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The following drawings and text are copied directly from DEB Design Boiler Plan I

"Start of Plan Sample"

This will be a very rewarding project, if you would like an outside wood burning stove, but are concerned about the cost of commercial units. This stove will cost $ 500 - $ 800 to build, as specified, using all new steel and components, however it can be built for much less, if salvaged materials are used. You should also budget an additional $200 - $300 to plumb the completed unit into your existing heating system. These costs will vary, depending on your system design. This stove features:
* A large 35 cubic ft. firebox
* A 200 gallon capacity water jacket
* A large, water filled, loading door
* Automatic, adjustable, thermostatic control of the water jacket temperature
* A blower induced, powered damper, draft control system
* 12-36 hour burn times, between loading
* A baffled flue design providing optimum efficiency
* A complete design requiring no additional housing
* An open vent design, preventing the possibilities of dangerous pressures
* The ability to burn any type of wood without the worry of creosote build-up and potential chimney fire. This plan could also be modified to:
* increase the stove size
* add additional flue baffling
* use thicker steel
The size of this unit was determined by prototype testing, to see what size firebox would be required, to heat a 2300 sq. ft. house, plus the full basement, for 24 hours, in a typical Wisconsin climate.
Included in this plan set is:
* A complete material list, including sources
* Construction tips learned from building prototypes
* Step by step construction drawings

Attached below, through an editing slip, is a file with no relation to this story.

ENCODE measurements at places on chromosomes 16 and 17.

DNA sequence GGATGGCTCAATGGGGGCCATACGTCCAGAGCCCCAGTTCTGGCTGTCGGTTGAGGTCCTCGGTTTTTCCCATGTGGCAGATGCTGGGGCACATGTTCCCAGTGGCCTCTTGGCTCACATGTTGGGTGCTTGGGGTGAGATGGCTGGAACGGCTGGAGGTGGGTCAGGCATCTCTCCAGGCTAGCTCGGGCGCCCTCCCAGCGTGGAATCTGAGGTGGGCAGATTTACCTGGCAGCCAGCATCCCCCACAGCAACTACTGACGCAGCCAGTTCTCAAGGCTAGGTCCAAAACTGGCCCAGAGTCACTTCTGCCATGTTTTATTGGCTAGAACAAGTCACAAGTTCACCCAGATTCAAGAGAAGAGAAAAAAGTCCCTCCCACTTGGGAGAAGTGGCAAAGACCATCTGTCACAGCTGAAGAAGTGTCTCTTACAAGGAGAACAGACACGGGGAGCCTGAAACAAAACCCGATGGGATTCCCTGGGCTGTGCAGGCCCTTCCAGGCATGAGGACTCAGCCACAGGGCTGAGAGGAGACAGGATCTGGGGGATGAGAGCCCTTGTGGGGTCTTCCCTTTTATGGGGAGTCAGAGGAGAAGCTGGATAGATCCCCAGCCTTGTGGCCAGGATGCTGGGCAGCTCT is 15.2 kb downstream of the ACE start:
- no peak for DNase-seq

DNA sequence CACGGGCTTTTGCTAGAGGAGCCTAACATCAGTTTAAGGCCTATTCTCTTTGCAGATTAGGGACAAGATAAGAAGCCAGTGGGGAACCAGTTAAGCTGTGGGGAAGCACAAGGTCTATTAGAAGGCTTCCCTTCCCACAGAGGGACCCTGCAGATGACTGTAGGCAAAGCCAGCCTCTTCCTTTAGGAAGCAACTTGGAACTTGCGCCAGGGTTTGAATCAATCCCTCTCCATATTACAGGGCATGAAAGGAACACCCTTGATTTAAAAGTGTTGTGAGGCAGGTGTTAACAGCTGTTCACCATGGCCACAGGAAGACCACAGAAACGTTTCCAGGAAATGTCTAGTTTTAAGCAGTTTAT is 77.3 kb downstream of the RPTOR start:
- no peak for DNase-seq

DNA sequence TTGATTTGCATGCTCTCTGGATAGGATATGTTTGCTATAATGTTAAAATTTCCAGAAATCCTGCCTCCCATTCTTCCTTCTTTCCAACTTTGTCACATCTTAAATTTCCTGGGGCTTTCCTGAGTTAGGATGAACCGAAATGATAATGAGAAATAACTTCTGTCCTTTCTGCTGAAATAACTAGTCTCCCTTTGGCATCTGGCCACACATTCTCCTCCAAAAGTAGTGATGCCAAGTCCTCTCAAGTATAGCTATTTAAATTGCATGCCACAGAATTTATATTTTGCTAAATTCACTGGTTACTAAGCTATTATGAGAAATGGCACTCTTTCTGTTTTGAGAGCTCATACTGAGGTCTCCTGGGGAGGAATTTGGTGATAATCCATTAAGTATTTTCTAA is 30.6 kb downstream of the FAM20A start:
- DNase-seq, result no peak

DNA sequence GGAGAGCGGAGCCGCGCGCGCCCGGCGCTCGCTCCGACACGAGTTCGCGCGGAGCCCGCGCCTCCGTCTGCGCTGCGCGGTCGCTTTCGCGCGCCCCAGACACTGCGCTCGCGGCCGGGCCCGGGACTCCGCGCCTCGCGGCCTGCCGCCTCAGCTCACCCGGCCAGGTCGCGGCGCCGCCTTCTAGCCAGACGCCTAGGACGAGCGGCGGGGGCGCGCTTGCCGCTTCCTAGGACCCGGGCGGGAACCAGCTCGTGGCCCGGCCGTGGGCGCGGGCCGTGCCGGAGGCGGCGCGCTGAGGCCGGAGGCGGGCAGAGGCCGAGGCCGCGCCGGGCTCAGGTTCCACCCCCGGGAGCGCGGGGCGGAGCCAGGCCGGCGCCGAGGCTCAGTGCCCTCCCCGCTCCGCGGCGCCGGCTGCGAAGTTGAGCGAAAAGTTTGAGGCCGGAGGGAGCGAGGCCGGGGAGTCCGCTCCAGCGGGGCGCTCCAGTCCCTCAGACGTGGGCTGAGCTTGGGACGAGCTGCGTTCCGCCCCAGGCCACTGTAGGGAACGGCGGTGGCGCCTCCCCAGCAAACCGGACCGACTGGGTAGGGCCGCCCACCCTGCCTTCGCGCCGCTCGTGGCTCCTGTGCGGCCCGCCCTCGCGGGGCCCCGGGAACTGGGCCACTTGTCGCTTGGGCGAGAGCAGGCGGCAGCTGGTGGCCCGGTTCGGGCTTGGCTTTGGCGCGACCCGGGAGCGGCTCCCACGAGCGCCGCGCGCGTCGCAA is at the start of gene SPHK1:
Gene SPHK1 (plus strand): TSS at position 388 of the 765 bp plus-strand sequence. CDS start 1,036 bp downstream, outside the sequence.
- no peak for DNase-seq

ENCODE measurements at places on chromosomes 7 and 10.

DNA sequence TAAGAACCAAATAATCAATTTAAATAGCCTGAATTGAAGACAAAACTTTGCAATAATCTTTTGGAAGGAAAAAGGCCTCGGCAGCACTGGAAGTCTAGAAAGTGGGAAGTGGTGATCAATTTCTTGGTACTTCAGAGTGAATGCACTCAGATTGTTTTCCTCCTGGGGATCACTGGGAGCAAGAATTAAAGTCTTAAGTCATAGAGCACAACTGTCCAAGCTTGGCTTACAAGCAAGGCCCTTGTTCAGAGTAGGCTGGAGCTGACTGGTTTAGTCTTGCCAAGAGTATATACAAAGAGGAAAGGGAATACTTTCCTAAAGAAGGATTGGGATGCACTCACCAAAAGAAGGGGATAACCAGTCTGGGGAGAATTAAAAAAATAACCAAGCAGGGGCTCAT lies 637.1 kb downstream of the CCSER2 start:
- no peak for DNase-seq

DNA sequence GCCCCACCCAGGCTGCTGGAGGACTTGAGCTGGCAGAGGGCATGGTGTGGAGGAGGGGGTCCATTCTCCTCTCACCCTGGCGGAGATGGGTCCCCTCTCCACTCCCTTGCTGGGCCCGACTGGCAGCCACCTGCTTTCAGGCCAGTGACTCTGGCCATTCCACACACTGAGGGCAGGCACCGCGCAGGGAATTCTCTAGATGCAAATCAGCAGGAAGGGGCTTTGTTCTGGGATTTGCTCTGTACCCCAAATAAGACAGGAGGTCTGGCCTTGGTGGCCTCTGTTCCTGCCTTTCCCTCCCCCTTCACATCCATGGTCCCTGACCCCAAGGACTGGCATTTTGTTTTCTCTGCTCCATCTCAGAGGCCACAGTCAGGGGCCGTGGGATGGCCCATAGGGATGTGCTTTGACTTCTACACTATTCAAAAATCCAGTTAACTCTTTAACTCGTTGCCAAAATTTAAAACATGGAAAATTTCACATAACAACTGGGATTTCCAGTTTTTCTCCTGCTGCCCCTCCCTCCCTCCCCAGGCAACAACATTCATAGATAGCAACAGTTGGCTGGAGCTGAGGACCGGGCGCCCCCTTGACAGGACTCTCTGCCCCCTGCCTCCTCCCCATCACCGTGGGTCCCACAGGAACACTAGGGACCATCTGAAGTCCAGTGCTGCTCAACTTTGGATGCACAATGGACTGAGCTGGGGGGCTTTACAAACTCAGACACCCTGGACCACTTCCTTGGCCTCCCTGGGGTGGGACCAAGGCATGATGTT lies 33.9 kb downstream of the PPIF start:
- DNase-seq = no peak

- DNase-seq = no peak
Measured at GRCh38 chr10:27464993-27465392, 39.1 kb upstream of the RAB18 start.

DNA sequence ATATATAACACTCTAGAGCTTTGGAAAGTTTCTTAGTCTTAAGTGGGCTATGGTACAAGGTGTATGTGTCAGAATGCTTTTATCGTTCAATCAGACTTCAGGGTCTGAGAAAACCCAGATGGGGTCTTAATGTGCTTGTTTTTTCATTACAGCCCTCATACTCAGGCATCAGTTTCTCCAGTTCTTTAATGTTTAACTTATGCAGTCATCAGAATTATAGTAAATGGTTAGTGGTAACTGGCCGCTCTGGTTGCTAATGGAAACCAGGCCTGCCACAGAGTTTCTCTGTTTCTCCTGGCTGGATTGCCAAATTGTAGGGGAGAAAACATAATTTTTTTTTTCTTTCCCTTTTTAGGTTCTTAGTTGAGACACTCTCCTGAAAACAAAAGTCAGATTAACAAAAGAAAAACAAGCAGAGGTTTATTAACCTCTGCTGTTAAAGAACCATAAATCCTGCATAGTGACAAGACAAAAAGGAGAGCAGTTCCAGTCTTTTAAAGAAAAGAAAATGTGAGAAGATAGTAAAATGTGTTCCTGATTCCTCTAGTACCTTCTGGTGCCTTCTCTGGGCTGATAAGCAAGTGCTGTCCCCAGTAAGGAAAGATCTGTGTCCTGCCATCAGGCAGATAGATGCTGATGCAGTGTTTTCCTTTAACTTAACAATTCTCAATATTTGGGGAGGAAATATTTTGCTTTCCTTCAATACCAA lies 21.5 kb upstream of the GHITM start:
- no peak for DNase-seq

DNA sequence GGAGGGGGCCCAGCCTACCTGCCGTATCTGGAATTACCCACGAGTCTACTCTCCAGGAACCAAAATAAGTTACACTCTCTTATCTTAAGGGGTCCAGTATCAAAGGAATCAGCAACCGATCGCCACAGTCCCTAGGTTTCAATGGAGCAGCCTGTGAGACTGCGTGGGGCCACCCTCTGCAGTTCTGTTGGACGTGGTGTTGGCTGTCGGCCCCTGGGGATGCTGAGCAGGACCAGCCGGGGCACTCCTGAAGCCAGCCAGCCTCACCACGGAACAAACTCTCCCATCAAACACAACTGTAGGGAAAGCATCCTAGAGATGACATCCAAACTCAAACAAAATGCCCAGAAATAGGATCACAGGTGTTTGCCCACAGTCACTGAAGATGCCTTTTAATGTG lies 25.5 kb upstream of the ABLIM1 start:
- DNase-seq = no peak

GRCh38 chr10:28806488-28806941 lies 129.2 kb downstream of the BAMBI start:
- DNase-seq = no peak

* Electrical and plumbing schematics
* Start up and maintenance instructions
This project may seem challenging at first, but with time and patience, you'll be able to build your own outdoor heating plant, to meet your home heating needs. You can then take comfort knowing that, your home heating bills will remain controllable.

Copyright 2000 DEB Design. DEB Design takes no responsibility for the use of any of the materials or methods described neither in this publication nor for the products thereof

  

  

 

 

 

TABULATED STEEL LIST

This List Includes All the Numbered Steel Components from the Materials List

Steel Plate Minimum .125 inch thick (11 gauge) .250 preferred

1) 2 PCS. 51 inch X 50 inch
2) 5 PCS. 36 inch X 48 inch
3) 2 PCS. 3-3\4 inch X 48 inch
4) 2 PCS . 4 inch X 48 inch
5) 2 PCS. 52 inch X 44 inch
6) 2 PCS. 50 inch X 44 inch
7) 2 PCS. 36 inch X 44 inch
8) 1 PC. 34 inch X 34 inch
9) 2 PCS. 3-3\4 inch X 36 inch
10 3 PCS. 2 inch X 36 inch
11) 4 PCS. 1-1/2 inch X 34 inch
12) 4 PCS. 1-1\2 inch X 6 inch
13) 2 PCS. 4 inch X 4 inch
14) 4 PCS. 1 inch X 36 inch
15) 1 PC. 6 inch X 38 inch

ANGLE IRON

1) 4 PCS. 3\16 inch X 1 inch X 38 inch long
2) 2 PC. 3\16 inch X 1-1\2 inch X 41 inch long
3) 1 PC. 3\16 inch X 1-1\2 inch X 44 inch long
4) 2 PCS. 1\4 inch X 2 inch X 1-1\2 inch long
5) 2 PC. 1\8 inch X 1-1\2 inch X 38 inch long

TUBING\PIPE

1) 1 PC. 1\4 inch X 8 inch X 36 inch LONG

All tolerances are + or - 1\16 inch

FREQUENTLY ASKED QUESTIONS AND ANSWERS

Question:
How does the outside wood stove/boiler built from this plan work?
Answer:
This stove is basically, a very large firebox that is completely surrounded by water. A thermostat on the boiler water jacket, energizes and de-energizes a forced air, powered damper and draft assembly, to maintain a constant user-set boiler water temperature. A low wattage pump moves this heated water to the house and back. The electricity to power this setup costs the author, about $10.00 per month at .06 KH.
Question:
What is the design of the delivery system that supplies the heated water to the house?
Answer:
I used 1-1/4" galvanized pipe that I obtained for free. Otherwise I would recommend, using 1"flexible copper or PEX tubing. Use long enough coil lengths to eliminate underground splices. The tubing should be well insulated with lengths of thick foam, pipe or fiberglass, insulation, or encased in 4" PVC, non-perforated sewer pipe, to keep moisture out of the pipe insulation. Do not use black poly pipe. It cannot take the heat, and will eventually crack. These supply and return waterlines, should be buried at least 12" deep.
Question:
How often do you have to fill the fire box?
Answer:
That will depend on the outside temperature, and the size and insulation properties of your house. With my house (2300 sq. ft. plus a full basement) here in Wis., I fill the stove twice a day using softwood, until the temperature gets down to 0 degrees Fahrenheit. At that point I burn hardwood, but still only load twice per day. When the temperature is at, or above 20 degrees, once per day is sufficient.